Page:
Special to WorldTribune.com
Apparently, a University of Washington infographic featuring a blonde, white cheerleader on a list of “do’s and dont’s” for cheer and dance team tryouts was too much for the grievance industry to handle.
The list of “do’s” includes “girl about town lipstick,” “false lashes” and “flattering eye shadow,” “nude fingernail polish” and a “spray tan.”
Potential UW cheerleaders were advised to have their “hair down,” but “partially off” the face while maintaining plenty of “volume” and to make sure to hide their tattoos and avoid trendy colors and “too much makeup.”
Also, the list says, don’t forget to be “physically fit” with an “athletic physique.”
Critics immediately pounced on the infographic, which was posted to the university’s Facebook page, saying the image “objectified women while perpetuating sexist, Anglo-centric beauty ideals.”
“I can’t believe this is real,” one of the aggrieved, Jazmine Perez, the director of programming for the university’s student government, told the Seattle Times.
“One of the first things that comes to mind is objectification and idealization of Western beauty, which are values I would like to believe the University doesn’t want to perpetuate. As a student of color who looks nothing like the student in the poster, this feels very exclusive.”
A Twitter user chimed in: “Thanks UW for setting women back 100 years!”
Another tweeted: “Oh and don’t forget to be white! Like that wasn’t implied. Disgusting UW decision on cheerleader qualifications.”
Not everyone agreed with the aggrieved.
“It’s basically a job interview,” Nathan Harding wrote on the student government’s Facebook page. “Search online ‘How to dress for a Job Interview’ and tell me the criteria listed isn’t common sense for that situation – as is the cheerleader infographic above. Being offended over the smallest of things seems like an all too common pastime these days.”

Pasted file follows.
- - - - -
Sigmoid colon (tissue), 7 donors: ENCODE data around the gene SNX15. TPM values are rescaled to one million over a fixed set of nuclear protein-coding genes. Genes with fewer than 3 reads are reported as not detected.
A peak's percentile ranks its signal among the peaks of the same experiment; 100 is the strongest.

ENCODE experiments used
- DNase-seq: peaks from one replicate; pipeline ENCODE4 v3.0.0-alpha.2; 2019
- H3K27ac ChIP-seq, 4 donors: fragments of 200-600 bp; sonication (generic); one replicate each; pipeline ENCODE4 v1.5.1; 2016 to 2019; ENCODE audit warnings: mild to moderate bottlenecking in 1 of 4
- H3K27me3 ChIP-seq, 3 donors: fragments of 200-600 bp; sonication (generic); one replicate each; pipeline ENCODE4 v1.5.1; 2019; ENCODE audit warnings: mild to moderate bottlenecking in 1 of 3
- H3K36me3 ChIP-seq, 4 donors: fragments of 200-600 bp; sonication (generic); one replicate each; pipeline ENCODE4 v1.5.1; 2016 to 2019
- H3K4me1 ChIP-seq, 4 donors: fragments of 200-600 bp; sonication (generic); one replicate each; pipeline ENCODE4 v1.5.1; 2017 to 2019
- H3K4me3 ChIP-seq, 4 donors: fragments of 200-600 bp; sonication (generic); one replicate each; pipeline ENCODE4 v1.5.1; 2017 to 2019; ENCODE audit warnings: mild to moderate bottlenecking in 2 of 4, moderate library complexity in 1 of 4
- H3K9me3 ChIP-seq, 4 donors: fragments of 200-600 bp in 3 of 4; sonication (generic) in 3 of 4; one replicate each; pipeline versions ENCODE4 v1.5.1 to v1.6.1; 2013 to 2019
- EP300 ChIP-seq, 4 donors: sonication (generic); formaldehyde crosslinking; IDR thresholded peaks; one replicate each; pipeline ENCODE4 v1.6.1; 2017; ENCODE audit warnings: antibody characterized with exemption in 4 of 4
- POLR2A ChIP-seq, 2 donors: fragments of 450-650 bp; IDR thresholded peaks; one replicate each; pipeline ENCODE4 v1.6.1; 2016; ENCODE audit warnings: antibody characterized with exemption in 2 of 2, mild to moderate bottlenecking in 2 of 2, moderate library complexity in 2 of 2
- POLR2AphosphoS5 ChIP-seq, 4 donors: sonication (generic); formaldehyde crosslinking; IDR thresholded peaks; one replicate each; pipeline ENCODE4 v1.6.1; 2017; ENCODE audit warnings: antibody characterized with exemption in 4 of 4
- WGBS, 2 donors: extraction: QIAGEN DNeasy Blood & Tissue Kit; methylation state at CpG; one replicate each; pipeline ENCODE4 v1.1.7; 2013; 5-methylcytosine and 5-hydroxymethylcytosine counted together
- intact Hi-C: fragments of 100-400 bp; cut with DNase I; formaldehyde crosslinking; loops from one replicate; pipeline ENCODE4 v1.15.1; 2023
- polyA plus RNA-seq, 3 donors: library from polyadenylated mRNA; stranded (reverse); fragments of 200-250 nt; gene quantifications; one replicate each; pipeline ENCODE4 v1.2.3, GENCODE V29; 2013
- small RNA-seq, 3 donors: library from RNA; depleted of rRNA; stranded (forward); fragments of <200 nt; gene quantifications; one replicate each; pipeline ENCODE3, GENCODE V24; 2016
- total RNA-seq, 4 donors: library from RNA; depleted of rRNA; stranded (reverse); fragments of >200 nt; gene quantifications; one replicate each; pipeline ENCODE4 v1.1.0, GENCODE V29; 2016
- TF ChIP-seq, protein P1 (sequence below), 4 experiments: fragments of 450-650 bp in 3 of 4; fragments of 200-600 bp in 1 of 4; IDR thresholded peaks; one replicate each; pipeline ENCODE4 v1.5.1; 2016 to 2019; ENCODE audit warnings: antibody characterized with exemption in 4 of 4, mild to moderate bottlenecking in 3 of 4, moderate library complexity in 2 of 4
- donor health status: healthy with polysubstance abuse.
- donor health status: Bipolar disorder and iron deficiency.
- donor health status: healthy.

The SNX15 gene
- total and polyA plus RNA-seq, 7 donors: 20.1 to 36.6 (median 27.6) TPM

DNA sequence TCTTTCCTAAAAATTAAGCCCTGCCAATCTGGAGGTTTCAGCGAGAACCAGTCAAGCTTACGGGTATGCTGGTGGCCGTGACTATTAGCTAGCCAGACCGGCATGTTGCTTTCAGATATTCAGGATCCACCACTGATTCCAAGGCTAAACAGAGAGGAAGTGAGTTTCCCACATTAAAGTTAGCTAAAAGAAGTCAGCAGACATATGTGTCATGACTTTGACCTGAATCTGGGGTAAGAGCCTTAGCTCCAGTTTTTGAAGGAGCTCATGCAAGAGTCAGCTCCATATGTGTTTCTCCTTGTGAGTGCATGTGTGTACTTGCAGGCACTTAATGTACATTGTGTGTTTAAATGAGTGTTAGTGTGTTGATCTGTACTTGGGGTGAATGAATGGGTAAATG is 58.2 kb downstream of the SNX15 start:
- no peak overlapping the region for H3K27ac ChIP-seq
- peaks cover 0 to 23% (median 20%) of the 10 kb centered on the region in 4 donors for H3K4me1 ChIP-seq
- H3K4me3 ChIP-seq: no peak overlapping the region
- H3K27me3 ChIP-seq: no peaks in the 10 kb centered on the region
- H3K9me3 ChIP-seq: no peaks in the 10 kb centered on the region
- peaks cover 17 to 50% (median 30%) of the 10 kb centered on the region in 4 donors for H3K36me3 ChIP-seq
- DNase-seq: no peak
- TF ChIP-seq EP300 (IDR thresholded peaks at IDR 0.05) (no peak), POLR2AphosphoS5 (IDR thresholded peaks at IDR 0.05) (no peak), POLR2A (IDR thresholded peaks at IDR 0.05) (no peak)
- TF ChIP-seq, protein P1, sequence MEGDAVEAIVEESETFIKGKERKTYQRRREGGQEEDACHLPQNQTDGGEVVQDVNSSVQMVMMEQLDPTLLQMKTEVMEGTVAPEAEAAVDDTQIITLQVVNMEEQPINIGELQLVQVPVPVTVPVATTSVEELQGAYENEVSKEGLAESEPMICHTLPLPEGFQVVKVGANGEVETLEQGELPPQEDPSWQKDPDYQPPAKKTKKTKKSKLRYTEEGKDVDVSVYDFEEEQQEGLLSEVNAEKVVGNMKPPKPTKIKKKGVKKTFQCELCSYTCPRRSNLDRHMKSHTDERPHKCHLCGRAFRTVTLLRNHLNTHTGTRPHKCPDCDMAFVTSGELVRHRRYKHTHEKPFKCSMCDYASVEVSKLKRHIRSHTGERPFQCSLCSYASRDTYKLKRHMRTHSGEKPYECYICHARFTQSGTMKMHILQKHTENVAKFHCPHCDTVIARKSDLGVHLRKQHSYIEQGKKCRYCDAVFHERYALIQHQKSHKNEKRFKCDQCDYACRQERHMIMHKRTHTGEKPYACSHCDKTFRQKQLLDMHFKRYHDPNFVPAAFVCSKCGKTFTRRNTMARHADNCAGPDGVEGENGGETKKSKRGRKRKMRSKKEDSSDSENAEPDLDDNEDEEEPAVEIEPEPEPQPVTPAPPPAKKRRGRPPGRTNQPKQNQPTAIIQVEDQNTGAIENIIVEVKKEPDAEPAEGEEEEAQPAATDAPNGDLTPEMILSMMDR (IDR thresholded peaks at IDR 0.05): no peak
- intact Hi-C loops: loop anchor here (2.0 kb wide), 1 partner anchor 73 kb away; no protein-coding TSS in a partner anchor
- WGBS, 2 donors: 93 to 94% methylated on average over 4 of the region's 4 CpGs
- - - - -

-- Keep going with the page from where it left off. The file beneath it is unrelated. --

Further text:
The infographic was deleted a day after it was posted and three days ahead of cheerleader tryouts at the university, according to the Times.
UW athletics department officials said the image was designed “in response to a high volume of student questions about cheer and dance team tryouts” and noted that the graphic was removed once the department “determined that some of the details and descriptions provided were inconsistent with the values of the UW spirit program and department of athletics.”
The university’s student government said in its own statement that the flyer “does not reflect the values of the University of Washington.”
“In the midst of protests and conversations with the administration in order to provide a more inclusive environment for all of our students, this goes against everything that many students have been working so hard for,” the statement said. “An advertisement such as this completely objectifies women and creates barriers that only perpetuates the inaccessibility of opportunities that should be open for every student on this campus.
“We will be doing everything in our power to make it very clear to our students (both incoming and current) that this is not in any way representative of our university and our campus climate. We hope the administration will do the same.”